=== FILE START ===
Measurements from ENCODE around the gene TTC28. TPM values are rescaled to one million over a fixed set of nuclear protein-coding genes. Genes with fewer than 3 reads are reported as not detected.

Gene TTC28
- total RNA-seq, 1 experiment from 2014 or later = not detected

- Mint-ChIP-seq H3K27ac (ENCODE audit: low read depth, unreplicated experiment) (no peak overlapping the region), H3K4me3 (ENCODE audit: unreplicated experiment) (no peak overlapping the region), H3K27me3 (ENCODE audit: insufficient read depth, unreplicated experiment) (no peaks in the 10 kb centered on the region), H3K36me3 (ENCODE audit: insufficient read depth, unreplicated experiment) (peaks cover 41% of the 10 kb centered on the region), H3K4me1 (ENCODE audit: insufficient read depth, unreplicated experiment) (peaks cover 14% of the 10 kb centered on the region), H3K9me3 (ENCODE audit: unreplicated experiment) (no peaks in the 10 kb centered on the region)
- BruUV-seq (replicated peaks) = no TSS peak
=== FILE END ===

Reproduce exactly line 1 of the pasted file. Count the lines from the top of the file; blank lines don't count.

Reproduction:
Measurements from ENCODE around the gene TTC28. TPM values are rescaled to one million over a fixed set of nuclear protein-coding genes. Genes with fewer than 3 reads are reported as not detected.